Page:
The media are struggling with the result and so are many who didn’t see it coming. This is where change trumps change. If you want to make change you have to affect the result not protest the outcome. If you didn’t win then you didn’t make the change, win the argument and convince enough people. 27.5% of those who could have voted leave or remain in June last year didn’t vote. What would have been the outcome if they had? Protesting post the result is really is too late. If you don’t like it do something about it. Standing about shouting with a witty banner really isn’t going to change anything. It might make you feel better for a bit though, which is nice.

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What are you doing on 4th May?

This year the annual Star Wars “funny” date will have a serious and profound change to the way we are governed in the regions of England. We get to vote for a Metro Mayor, a “metro metro mayor, who wants to be a metro mayor?”… sorry, I went all Village People there.

This is election is rather important. A Metro Mayor will be responsible for key priorities in the English regions they are being elected, which will affect you every day. A Metro Mayor will be able to spend around a billion pounds of your money on these priorities over the next ten years. One Billion pounds. 10 years. Metro Mayors will be taking over these key responsibilities from the current local councils and authorities.

Bristol, Bath and North East Somerset along with South Gloucestershire councils have all come together with their 900,000 people to have a Metro Mayor for the West. You get to vote for the one you want on 4th May. So what will she or he actually be able to do for you and me?

Our West Metro Mayor will be responsible for planning, transport and education (apprenticeships) so you can expect that they will build more houses, more roads, improve rail and airport links plus create more jobs and encourage new businesses to come here with apprenticeships schemes. All good news. Well, not quite. There are some key problems with there being a Metro, Metro Mayor.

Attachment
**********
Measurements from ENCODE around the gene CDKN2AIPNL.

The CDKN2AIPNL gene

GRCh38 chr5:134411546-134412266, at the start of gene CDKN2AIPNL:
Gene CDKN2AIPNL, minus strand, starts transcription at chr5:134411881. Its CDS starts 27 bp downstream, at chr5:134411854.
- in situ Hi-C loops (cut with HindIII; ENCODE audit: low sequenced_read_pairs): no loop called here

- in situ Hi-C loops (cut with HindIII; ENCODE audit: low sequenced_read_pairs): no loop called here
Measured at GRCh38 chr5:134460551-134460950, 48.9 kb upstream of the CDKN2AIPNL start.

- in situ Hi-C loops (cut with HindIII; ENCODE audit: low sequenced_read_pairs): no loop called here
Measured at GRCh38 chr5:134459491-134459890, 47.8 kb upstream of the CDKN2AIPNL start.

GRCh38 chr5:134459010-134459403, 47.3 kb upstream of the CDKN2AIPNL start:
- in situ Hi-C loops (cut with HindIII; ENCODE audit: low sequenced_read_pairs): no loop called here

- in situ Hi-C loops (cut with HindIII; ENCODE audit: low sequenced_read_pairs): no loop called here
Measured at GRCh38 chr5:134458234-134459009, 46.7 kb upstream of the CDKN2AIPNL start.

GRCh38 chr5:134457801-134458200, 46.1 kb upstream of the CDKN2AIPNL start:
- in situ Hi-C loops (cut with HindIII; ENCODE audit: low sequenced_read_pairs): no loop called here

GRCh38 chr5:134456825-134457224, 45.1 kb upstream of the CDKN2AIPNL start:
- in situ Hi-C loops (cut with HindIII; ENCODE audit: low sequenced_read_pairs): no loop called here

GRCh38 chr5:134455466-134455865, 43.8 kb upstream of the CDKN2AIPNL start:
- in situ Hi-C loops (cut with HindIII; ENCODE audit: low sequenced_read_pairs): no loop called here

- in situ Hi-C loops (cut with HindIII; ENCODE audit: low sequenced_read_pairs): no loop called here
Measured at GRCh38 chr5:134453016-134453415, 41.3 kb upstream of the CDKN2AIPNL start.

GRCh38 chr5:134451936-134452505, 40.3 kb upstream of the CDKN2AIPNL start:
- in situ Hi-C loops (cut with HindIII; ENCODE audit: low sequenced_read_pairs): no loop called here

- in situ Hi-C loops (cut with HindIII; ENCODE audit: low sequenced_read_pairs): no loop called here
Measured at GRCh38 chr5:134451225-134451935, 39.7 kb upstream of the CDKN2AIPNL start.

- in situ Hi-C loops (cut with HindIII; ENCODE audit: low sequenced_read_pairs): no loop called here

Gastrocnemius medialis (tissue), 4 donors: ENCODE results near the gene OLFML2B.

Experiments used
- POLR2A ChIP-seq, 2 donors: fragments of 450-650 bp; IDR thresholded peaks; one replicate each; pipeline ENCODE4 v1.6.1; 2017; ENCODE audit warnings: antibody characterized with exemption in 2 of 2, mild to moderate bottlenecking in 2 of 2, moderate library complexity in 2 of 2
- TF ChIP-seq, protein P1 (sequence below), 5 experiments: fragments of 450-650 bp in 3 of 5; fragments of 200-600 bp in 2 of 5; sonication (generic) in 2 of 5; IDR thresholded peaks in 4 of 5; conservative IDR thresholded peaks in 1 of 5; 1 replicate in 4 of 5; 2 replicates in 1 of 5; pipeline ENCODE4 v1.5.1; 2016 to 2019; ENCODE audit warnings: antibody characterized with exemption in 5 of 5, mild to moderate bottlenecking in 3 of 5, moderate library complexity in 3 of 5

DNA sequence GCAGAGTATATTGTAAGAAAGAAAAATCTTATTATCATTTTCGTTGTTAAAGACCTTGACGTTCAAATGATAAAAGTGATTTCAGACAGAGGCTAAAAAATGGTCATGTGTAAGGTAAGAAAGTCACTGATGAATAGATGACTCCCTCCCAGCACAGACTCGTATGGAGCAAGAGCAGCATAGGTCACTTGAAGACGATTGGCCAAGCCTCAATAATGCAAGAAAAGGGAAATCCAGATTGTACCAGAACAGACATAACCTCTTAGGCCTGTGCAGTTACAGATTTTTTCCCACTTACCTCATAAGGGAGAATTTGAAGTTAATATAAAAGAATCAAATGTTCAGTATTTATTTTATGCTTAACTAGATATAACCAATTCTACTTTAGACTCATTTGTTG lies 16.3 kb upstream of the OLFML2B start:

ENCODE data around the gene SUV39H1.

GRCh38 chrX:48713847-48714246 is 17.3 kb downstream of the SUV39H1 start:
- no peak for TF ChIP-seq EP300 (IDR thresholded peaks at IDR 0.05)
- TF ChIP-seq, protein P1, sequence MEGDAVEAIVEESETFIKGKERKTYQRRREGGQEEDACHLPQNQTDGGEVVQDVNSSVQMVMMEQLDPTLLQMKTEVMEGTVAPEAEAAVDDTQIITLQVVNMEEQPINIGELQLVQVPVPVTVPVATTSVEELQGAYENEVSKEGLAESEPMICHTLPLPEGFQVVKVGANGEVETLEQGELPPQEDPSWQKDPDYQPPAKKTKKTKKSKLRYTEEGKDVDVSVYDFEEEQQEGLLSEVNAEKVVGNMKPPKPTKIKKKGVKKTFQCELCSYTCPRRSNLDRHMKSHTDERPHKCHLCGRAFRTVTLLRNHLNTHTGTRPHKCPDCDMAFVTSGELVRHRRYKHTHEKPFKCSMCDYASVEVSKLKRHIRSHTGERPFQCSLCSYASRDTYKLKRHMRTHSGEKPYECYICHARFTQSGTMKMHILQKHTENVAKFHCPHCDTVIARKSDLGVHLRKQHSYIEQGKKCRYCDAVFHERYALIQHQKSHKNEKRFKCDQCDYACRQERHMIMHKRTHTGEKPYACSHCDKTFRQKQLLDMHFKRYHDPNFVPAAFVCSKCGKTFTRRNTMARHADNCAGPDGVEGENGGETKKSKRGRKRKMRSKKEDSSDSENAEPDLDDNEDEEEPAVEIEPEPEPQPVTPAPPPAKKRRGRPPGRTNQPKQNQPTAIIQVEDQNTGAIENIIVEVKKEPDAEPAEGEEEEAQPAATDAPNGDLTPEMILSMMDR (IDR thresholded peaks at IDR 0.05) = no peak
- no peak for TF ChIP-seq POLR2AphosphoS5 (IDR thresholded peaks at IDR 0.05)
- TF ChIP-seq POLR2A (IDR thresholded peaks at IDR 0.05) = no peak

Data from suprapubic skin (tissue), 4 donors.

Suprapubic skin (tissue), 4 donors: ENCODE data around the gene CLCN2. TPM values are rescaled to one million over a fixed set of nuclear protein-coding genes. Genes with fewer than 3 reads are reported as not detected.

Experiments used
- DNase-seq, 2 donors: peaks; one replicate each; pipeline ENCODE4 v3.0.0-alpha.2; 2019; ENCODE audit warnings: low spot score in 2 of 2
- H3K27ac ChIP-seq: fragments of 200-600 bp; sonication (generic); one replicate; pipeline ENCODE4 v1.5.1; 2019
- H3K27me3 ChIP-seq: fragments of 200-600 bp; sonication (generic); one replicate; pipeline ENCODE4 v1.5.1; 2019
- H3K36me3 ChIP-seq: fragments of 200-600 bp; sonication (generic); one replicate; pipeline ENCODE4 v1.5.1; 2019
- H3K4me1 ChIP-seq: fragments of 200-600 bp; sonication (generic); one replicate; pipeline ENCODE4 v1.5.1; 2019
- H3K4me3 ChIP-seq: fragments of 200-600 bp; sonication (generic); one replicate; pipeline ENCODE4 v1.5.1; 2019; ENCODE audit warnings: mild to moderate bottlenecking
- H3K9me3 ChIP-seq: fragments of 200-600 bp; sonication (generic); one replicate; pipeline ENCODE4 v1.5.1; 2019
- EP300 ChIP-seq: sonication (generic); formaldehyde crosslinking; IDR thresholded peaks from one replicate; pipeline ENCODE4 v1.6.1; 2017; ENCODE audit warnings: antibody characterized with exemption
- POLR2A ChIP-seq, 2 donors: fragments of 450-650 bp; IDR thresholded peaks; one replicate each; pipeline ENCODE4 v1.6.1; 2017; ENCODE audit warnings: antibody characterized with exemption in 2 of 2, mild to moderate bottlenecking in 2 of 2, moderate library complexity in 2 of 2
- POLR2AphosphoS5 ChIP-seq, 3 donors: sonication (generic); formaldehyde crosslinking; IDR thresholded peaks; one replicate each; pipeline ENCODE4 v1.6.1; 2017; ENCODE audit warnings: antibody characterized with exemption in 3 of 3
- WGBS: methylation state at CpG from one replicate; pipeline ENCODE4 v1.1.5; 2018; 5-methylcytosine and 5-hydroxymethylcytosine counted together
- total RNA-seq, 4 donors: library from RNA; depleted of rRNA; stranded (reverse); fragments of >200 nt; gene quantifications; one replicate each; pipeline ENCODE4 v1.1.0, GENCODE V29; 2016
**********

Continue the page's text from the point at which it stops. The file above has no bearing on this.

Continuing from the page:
One. North Somerset are not part of it and Bristol Airport is on their patch. Will the other three council areas vote to hand over their Metro Mayor cash to support North Somerset and improve the links to the airport? North Somerset gain from this but North Somerset are autonomous, not having to answer to a Metro Mayor.

Two. North Somerset are going to be building more than 20,000 homes in the next ten years, some 6,000 more than they wanted to build. That’s central government for you. Those new residents are going to be drawn up the M5 to Bristol and Bath for work and play. That’s a lot of people using the region’s already struggling roads and public transport without any controls on them or where the homes will be built. Will all Metro Mayor spending stop dead at Gordano, like three lanes of caravans on a wet summer Saturday morning?

Three. The Metro Mayor’s spending money is £33m a year. This sounds like a lot when you look at the cuts our four councils are having to make. The new South Bristol link road, which took 18 months to build, is just over three miles long cost £45m. So, by that maths, our new Metro Mayor can build 2(ish) miles of road a year and that’s it. Of course he or she could use that money to borrow more money, which will happen, but this means a Metro Mayor will be more creating debt for the future.

Four. The actual election of the Metro Mayor. There is only one reason to vote in the West on May 4th this year and that is for a Metro Mayor. You will be voting for a new and an extra layer of government on top of our councils and between the West’s MP’s and Westminster. That is going to be a hard sell for all the political parties. The result will be an even harder sell if the turnout is low. Anything less than 20% turnout is going to look a bit rubbish.